EPLC Education Notebook

Friday, December 3, 2010

    Content in this edition:
    Pennsylvania Policymakers
    - Governor-elect
    - State House of Representatives
    - State Senate
    State Budget Update
    Pennsylvania Bulletin

    Research and Reports
    EPLC News

    The EPLC Education Notebook (current and past editions) also is available by visiting the EPLC website at www.eplc.org/publications_wpn.shtml.




    Governor-elect Tom Corbett has announced his Education Committee transition team.  They are as follows:

    • Co-Chair – Joel Greenberg, Susquehanna International Group
    • Co-Chair – Mark Nordenberg, Chancellor, University of Pittsburgh

    Jim Agras, CEO of Triangle Tech and State Board of Education; Jeanne Allen, President of Center for Education Reform; Chris Bravacos, President, Bravo Group; Matt Brouillette, President, Commonwealth Foundation; PA State Rep. Paul Clymer; Marie Conley, Chair of the Human Resources Committee, Board of Governors;  Bill Donahue, Treasurer of Donahue Family Foundation; Carolyn Dumaresq, Partner, Dumaresq Consulting; Dan Fitzpatrick, President/CEO, Citizens Bank; Amy Forester, Saul Ewing; Don Francis, Independent Colleges and Universities; Dennis Giorno, Malady & Wooten; Vahan Gureghian, Chester County Charter School; Larry Jones, President of Charter School Association; Michael Karp, President of University City Housing; Ruth O’Block Grant, Member, Board of Trustees, Seton Hill University; Pat O’Connor, COB, Temple University, Cozen & O’Connor; PA State Senator Jeffrey Piccola; David Pollard, Susquehanna International Group; Ana Puig, Co-Chair of Kitchen Table Patriots; Father Ed Quinlan, Secretary of Education, Harrisburg Diocese; Cynthia Richey, Director of Mt. Lebanon Library System; Richard Sand, Managing Partner of Sand & Saidel Law Firm; Dave Schulik, Schulik Law Offices; Carl Singley, Counsel, Ciardi, Ciardi and Astin; Karen Stout, President of Montgomery County Community College; Bob Taylor, Trustee, Slippery Rock University; Paul Taylor, Executive Director Archabbey, St. Vincent’s College; Ron Tomalis, Director of Dutko Worldwide; Dennis Tulli, Cyber Charters; PA State Senator Anthony Williams; Charles Zogby, K12 Inc. (Knowledge Universe).

    House of Representatives

    The House will convene at 1:00 p.m. on January 4, 2010 to take their oath of office for the new session.  Additionally, the House has set their schedule for the first quarter of 2011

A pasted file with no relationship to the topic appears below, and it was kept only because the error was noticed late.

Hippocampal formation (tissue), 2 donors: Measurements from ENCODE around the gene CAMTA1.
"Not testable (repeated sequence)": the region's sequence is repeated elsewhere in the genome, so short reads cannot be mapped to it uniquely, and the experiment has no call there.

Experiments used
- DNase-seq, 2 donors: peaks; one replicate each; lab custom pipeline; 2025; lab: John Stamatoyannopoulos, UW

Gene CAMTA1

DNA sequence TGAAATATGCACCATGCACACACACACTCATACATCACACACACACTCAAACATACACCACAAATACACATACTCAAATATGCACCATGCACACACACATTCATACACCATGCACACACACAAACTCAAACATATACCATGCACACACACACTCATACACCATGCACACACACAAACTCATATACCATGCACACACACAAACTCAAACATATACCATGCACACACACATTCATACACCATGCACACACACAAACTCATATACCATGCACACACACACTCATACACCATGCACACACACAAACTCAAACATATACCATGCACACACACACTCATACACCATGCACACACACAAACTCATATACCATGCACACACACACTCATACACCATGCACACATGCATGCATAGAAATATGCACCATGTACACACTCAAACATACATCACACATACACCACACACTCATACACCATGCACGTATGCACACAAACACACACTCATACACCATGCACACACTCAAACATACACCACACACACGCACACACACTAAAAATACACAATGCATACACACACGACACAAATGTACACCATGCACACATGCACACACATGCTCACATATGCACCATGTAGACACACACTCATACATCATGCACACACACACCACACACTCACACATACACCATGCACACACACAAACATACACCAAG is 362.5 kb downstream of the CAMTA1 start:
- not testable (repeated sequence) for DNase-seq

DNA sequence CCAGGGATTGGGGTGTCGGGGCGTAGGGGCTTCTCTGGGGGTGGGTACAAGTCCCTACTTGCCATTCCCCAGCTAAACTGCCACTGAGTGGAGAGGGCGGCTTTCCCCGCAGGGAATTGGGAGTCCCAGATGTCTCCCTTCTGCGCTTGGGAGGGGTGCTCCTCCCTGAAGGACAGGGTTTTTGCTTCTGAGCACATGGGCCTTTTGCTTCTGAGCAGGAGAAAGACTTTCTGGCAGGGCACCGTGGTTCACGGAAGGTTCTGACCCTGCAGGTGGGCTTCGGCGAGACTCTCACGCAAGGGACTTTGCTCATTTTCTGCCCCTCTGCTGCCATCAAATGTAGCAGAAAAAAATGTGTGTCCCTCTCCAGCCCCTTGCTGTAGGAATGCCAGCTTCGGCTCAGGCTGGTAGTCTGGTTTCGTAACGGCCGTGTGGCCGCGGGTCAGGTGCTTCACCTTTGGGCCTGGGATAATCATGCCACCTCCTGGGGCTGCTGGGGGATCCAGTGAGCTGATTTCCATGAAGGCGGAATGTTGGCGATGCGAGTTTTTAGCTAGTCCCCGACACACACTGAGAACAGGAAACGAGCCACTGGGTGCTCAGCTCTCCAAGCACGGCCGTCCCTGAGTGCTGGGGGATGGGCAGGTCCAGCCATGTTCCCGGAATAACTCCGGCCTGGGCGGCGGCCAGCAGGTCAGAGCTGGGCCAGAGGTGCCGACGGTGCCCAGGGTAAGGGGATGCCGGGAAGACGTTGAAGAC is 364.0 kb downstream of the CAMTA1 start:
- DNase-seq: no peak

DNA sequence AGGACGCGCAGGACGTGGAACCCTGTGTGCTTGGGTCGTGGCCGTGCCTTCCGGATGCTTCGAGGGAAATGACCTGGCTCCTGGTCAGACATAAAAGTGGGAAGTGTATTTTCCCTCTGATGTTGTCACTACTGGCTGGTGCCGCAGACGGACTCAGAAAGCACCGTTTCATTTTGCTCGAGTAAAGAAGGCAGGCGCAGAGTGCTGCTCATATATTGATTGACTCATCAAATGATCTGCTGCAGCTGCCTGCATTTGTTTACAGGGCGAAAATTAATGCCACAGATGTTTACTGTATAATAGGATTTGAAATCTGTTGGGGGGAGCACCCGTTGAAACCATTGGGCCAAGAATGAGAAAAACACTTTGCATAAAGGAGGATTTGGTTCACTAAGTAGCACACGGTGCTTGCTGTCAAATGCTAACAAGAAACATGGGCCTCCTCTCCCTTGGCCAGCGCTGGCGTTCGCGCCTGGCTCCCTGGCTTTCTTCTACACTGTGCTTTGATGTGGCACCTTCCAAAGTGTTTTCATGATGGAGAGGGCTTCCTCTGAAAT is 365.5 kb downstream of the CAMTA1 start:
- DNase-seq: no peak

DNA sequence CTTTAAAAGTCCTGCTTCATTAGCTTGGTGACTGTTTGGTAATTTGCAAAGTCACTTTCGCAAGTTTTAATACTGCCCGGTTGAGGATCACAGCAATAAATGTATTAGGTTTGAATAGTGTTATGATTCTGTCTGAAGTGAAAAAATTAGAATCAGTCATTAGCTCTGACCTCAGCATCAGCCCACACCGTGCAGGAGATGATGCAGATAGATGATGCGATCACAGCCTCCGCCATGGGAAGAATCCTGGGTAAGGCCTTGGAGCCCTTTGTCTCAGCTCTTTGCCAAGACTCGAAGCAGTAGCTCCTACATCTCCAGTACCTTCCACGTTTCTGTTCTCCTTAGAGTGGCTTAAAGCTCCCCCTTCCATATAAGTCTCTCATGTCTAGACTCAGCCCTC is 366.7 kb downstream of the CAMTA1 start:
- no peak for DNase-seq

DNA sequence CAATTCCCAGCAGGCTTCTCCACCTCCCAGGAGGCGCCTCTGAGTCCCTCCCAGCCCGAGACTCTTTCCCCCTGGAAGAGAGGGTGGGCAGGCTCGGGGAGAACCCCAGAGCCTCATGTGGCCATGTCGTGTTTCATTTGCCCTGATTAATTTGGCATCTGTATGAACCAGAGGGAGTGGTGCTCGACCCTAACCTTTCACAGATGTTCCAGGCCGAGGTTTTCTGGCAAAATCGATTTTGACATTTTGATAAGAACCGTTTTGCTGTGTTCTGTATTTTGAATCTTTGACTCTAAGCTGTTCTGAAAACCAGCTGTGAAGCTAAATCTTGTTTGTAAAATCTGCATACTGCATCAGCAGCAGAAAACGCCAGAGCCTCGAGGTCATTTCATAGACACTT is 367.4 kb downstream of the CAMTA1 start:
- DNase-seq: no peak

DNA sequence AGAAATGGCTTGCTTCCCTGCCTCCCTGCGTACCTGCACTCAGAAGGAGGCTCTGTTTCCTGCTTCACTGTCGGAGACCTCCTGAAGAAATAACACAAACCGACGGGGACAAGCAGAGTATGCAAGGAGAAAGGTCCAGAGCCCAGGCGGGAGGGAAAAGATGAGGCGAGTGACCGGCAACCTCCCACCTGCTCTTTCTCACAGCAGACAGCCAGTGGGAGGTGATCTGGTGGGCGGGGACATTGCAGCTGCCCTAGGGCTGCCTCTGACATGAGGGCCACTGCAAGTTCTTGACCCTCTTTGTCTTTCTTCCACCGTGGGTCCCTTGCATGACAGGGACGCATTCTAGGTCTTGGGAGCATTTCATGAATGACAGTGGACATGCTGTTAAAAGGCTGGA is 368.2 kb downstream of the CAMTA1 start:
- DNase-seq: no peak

The dates are:
    January 18, 19, 24, 25 and 26; February 7, 8, 9, 14, 15, 16 and 28; and March 1 and 2


    The Senate has set their schedule for the first quarter of 2011 to concur with the House.   

    The dates are:
    January 4, 18, 19, 24, 25 and 26; February 7, 8, 9, 14, 15, 16 and 28; and March 1 and 2.


    Pennsylvania Secretary of Revenue C. Daniel Hassell announced in a press release on December 1 that Pennsylvania continues to be above its annual revenue estimate despite November collections that were slightly lower than anticipated.  Fiscal year-to-date General Fund collections total $9.2 billion, which is $14 million, or 0.2 percent above estimates.  The state collected $1.6 billion in General Fund revenue in November, which was $4.5 million, or 0.3 percent, below estimates.


    Notice was published in the PA Bulletin (Vol. 40, No 48) announcing grant application guidelines for targeted assistance to eligible partnerships in developing innovative programs for regular and/or special education teachers to become highly qualified in the core academic subjects of mathematics, science, English/language arts, social studies, art/music and or foreign languages as defined by the “No Child Left Behind Act.”  An estimated $1.7 million is available on a competitive basis for up to three funding cycles, beginning in the spring 2011 and ending September 30, 2014.  For more information on the Eligible Partnerships Postsecondary Grant Application guidelines and forms, visit PDE’s website http://www.pde.state.pa.us  or contact the Division of Teacher Quality, Bureau of School Leadership and Teacher Quality, PDE 717-772-3566.